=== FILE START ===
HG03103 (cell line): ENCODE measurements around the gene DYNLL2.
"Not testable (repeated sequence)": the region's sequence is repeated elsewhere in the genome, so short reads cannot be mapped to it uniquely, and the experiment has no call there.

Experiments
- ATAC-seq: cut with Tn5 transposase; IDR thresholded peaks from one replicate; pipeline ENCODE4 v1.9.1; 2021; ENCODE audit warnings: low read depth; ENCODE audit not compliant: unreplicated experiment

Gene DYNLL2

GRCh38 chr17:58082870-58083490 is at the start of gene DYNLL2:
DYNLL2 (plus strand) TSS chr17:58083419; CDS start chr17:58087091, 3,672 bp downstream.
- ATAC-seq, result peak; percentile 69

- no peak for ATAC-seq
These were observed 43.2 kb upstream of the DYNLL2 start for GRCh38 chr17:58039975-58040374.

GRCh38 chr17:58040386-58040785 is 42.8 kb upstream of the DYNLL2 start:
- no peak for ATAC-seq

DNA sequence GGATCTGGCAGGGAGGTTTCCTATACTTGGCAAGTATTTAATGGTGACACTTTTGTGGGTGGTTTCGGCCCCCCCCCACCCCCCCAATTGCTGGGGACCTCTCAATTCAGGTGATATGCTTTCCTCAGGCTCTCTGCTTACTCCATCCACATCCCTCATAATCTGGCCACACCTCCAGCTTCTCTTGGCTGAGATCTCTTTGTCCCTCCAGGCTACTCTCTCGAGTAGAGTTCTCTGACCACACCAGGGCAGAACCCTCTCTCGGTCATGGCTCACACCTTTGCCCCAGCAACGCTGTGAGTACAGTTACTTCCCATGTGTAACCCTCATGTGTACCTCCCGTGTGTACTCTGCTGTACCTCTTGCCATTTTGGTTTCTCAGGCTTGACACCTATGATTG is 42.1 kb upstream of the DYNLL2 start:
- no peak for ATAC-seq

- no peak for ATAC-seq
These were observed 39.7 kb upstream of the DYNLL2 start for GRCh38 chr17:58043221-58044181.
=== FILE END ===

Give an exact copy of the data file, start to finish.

HG03103 (cell line): ENCODE measurements around the gene DYNLL2.
"Not testable (repeated sequence)": the region's sequence is repeated elsewhere in the genome, so short reads cannot be mapped to it uniquely, and the experiment has no call there.

Experiments
- ATAC-seq: cut with Tn5 transposase; IDR thresholded peaks from one replicate; pipeline ENCODE4 v1.9.1; 2021; ENCODE audit warnings: low read depth; ENCODE audit not compliant: unreplicated experiment

Gene DYNLL2

GRCh38 chr17:58082870-58083490 is at the start of gene DYNLL2:
DYNLL2 (plus strand) TSS chr17:58083419; CDS start chr17:58087091, 3,672 bp downstream.
- ATAC-seq, result peak; percentile 69

- no peak for ATAC-seq
These were observed 43.2 kb upstream of the DYNLL2 start for GRCh38 chr17:58039975-58040374.

GRCh38 chr17:58040386-58040785 is 42.8 kb upstream of the DYNLL2 start:
- no peak for ATAC-seq

DNA sequence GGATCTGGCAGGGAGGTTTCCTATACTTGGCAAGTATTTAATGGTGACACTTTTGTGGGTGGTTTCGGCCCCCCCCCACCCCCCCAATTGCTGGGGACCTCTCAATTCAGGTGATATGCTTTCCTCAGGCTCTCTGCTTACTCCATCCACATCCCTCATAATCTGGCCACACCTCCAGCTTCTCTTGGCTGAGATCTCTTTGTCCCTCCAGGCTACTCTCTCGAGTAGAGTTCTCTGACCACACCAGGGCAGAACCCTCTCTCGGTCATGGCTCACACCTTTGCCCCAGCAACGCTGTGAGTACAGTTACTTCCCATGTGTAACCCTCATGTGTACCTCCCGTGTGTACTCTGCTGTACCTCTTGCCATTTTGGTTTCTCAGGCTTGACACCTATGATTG is 42.1 kb upstream of the DYNLL2 start:
- no peak for ATAC-seq

- no peak for ATAC-seq
These were observed 39.7 kb upstream of the DYNLL2 start for GRCh38 chr17:58043221-58044181.